From Wikibooks, open books for an open world
Jump to navigation Jump to search

Overview[edit | edit source]

Phonetics refers to the physical production of speech sounds, the acoustic properties of speech sounds, and certain aspects of how speech sounds are perceived. Many researchers contrast phonetics with phonology, where phonology is supposed to deal with the mental representation of speech sounds, and the grammar which maps lexical representations to phonetic categories.

The chapter is organized into four parts. Part I covers the anatomy and physiology of the vocal tract -- the names for the parts. Part II covers articulation -- how speech sounds are produced. Part III covers acoustics -- properties of the sound waves that are generated by different kinds of speech sounds. Part IV covers perception -- how listeners recover the speech sounds that were produced from sound waves. The remainder of this overview gives an extremely brief overview of how speech works.

In vowels, the larynx is a 'source' which converts air pressure into a series of soud waves, generating the 'pitch'. The upper vocal tract shapes and molds the sound originating from the larynx, causing some integer multiples of the fundamental frequency ('harmonics') to resonate ('formants'). Vowel quality is primarily determined by how wide open the mouth is (jaw height), whether the tongue comes closer to the roof of the mouth at the hard palate (front) or soft palate (back), and whether the lips are rounded. In consonants, a sharp constrictipon of airflow creates a pressure differential in the upper vocal tract. Consonants are named by the articulator at which the primary constriction occurs, as well as how tight the constriction is, and the status of the larynx. For example, /p/ is called a voiceless labial stop because the primary consonantal constriction occurs at the lips (labial), the lips are completely closed so they completely stop all airflow, and the larynx is not generating modal voicing.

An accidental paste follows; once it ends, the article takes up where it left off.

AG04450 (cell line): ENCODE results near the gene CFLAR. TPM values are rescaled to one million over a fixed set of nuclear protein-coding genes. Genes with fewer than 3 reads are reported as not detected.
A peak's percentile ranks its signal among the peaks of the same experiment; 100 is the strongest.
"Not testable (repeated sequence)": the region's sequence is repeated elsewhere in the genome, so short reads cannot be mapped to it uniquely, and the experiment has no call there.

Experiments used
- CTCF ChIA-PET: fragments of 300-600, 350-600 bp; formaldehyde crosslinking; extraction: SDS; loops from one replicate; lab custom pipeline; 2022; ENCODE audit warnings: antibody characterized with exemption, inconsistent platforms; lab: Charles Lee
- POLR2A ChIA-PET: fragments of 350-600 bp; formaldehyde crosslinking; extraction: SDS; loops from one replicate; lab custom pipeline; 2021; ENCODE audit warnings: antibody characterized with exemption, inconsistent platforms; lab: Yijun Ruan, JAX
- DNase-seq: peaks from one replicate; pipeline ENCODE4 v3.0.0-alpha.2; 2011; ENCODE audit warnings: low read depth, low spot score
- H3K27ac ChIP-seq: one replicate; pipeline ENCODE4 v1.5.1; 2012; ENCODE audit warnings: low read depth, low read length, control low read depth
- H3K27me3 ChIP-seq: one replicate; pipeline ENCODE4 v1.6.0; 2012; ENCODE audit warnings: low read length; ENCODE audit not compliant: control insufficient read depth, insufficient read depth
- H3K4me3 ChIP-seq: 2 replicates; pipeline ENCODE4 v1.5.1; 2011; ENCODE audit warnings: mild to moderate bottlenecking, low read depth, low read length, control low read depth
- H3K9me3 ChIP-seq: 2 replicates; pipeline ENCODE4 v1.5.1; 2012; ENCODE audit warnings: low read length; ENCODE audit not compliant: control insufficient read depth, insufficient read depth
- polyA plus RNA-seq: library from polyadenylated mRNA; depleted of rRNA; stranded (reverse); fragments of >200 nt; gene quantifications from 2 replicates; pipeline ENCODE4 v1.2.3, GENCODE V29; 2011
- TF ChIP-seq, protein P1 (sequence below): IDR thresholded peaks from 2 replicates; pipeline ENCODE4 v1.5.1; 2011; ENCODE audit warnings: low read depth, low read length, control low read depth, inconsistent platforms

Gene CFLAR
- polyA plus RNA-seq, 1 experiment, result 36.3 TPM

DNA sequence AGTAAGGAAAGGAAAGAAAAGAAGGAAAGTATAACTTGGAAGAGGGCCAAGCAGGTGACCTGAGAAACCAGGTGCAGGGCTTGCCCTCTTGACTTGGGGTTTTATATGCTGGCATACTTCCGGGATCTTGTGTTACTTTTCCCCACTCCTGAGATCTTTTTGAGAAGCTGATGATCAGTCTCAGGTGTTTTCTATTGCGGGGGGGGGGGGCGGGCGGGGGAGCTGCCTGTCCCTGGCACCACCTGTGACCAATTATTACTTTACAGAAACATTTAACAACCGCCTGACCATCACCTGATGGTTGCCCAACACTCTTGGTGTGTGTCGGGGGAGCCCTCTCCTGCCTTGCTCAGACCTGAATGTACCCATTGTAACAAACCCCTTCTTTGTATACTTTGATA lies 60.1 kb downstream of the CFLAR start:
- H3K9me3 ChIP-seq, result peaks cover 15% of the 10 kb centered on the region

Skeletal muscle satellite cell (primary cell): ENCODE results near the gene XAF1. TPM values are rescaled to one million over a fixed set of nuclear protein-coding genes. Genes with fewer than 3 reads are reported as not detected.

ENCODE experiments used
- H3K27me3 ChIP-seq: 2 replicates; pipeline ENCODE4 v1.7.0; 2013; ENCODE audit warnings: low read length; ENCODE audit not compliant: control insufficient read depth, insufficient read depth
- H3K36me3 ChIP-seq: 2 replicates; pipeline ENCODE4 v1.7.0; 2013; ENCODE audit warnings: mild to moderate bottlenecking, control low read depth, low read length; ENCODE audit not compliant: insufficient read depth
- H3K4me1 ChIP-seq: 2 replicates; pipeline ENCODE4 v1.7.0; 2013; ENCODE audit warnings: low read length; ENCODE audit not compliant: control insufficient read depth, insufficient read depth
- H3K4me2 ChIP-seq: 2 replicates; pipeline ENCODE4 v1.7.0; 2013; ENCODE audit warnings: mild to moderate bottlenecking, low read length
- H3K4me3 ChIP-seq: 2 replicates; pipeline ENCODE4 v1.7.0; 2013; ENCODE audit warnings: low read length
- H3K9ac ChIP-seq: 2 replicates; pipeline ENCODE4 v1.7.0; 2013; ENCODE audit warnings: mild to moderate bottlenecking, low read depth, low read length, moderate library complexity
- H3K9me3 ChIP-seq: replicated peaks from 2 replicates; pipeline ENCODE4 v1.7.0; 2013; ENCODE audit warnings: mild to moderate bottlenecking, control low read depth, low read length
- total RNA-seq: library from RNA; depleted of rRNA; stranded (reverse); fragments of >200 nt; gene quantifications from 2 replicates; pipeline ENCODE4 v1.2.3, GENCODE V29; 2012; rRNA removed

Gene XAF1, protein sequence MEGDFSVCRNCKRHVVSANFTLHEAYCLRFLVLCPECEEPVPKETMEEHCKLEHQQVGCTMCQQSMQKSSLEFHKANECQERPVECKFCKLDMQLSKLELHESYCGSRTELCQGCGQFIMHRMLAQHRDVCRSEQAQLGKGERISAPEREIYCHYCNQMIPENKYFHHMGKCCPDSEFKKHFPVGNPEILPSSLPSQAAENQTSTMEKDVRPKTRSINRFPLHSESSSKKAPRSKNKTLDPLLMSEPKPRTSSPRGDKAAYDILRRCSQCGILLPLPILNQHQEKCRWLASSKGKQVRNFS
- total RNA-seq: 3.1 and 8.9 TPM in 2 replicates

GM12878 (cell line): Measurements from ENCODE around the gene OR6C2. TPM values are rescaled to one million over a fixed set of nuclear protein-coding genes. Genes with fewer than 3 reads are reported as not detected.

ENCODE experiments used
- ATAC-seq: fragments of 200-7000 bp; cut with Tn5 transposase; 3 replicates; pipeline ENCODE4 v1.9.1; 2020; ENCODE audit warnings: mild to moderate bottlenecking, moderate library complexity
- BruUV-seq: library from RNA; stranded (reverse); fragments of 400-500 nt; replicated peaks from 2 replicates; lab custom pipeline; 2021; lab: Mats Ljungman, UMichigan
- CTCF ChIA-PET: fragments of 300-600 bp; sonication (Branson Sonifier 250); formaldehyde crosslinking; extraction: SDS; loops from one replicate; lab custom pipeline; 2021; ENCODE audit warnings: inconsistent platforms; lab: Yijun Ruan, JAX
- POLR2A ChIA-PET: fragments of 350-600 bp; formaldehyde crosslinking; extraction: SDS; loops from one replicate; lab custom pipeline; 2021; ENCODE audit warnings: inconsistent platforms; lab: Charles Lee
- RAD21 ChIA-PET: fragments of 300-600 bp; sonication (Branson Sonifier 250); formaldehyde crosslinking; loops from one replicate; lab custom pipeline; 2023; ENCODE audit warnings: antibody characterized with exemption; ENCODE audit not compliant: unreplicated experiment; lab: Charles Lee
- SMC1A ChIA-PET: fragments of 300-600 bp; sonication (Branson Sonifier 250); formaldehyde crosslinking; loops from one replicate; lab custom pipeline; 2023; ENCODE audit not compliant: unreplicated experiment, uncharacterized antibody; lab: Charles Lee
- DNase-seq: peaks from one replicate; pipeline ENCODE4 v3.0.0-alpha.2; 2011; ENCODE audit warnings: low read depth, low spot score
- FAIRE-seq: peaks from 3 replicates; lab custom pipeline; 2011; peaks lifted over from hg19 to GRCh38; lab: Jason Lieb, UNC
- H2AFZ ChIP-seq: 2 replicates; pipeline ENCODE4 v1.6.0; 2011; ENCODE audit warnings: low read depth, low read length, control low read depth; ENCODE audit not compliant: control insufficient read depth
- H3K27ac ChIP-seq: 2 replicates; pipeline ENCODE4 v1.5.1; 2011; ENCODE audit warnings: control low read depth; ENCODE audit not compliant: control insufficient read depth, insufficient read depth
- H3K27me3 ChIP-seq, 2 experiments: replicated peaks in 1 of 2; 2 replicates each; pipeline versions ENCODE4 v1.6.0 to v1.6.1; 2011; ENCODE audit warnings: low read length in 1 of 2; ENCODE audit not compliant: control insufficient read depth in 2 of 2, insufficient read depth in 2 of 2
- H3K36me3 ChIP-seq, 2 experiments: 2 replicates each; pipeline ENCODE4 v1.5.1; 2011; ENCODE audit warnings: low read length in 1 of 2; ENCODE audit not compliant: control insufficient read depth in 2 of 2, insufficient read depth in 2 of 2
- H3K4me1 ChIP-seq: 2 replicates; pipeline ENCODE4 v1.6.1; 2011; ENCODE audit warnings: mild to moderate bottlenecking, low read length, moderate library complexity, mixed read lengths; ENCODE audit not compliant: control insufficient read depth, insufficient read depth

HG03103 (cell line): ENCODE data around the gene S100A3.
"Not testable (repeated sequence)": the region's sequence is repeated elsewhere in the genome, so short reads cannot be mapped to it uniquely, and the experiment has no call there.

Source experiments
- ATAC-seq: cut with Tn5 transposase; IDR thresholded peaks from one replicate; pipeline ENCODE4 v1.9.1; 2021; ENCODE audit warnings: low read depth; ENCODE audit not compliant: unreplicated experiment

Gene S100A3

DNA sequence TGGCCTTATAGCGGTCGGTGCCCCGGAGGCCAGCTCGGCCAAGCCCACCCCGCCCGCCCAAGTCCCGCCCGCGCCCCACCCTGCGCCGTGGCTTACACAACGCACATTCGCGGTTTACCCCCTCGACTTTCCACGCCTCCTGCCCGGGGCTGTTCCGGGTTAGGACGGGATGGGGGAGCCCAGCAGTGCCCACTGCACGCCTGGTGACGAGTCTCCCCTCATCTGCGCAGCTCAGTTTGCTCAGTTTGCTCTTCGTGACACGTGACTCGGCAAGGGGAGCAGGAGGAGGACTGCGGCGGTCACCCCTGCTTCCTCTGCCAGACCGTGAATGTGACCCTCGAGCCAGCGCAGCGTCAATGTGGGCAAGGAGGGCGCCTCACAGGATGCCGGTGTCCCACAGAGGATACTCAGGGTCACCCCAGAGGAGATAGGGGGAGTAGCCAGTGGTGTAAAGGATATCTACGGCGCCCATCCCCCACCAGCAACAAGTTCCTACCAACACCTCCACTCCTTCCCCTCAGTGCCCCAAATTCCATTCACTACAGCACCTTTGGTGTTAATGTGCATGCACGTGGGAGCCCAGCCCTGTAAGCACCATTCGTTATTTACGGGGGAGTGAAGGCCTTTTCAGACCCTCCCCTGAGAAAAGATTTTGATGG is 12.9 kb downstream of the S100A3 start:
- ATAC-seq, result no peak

Manner of articulation refers to how tight the oral constriction is. For example, in the word pen the initial sound /p/ consists of a complete blockage of airflow at the lips, whereas in the word when the initial sound /w/ consists of only a very partial blockage of airflow at the lips. Place of articulation refers to where the primary consonantal constriction occurs. For example, /p/ is produced at the lips while /t/ is produced just behind the teeth. Voicing refers to whether the larynx is generating modal voicing during a consonant. For example, /s/ as in hiss is voiceless, while /z/ as in his is voiced. (You can hear the difference between voiced and voiceless sounds by putting your finger on your throat right in front of the Adam's apple and saying both; for example say hissssssss and hizzzzzzz to feel the voicing contrast between /s/ and /z/ at the end of a word.)

Sonorants -- formants. Obstruents -- turbulence and VOT

Language-specific perception

Part I: Anatomy[edit | edit source]

Anatomy of the vocal tract

Anatomy and Physiology of the Vocal Tract[edit | edit source]

  • The Larynx (voice box)
  • The Tongue
  • The Lips
  • The Teeth
  • The Roof of the Mouth (palate)
  • Other Parts

Part II: Articulation[edit | edit source]

Phonation[edit | edit source]

  • Modal Phonation
  • Creaky Voice (aka Laryngealization, Vocal Fry)
  • Breathy Voice

The Production of Vowels[edit | edit source]

  • Vowel Height
  • Tongue Frontness/Backness
  • Lip Rounding
  • Other Vowel Features

Consonants[edit | edit source]

  • Place of Articulation
  • Manner of Articulation
  • Voicing and Other Laryngeal Features
  • Other Consonantal Features

The International Phonetic Alphabet[edit | edit source]

Part III: Acoustics[edit | edit source]

Part IV: Perception[edit | edit source]